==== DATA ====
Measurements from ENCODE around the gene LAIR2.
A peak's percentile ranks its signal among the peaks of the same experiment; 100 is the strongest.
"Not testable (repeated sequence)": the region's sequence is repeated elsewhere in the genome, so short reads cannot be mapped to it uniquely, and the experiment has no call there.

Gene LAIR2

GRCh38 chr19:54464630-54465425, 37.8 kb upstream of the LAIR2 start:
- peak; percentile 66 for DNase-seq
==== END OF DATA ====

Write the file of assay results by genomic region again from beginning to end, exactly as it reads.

Measurements from ENCODE around the gene LAIR2.
A peak's percentile ranks its signal among the peaks of the same experiment; 100 is the strongest.
"Not testable (repeated sequence)": the region's sequence is repeated elsewhere in the genome, so short reads cannot be mapped to it uniquely, and the experiment has no call there.

Gene LAIR2

GRCh38 chr19:54464630-54465425, 37.8 kb upstream of the LAIR2 start:
- peak; percentile 66 for DNase-seq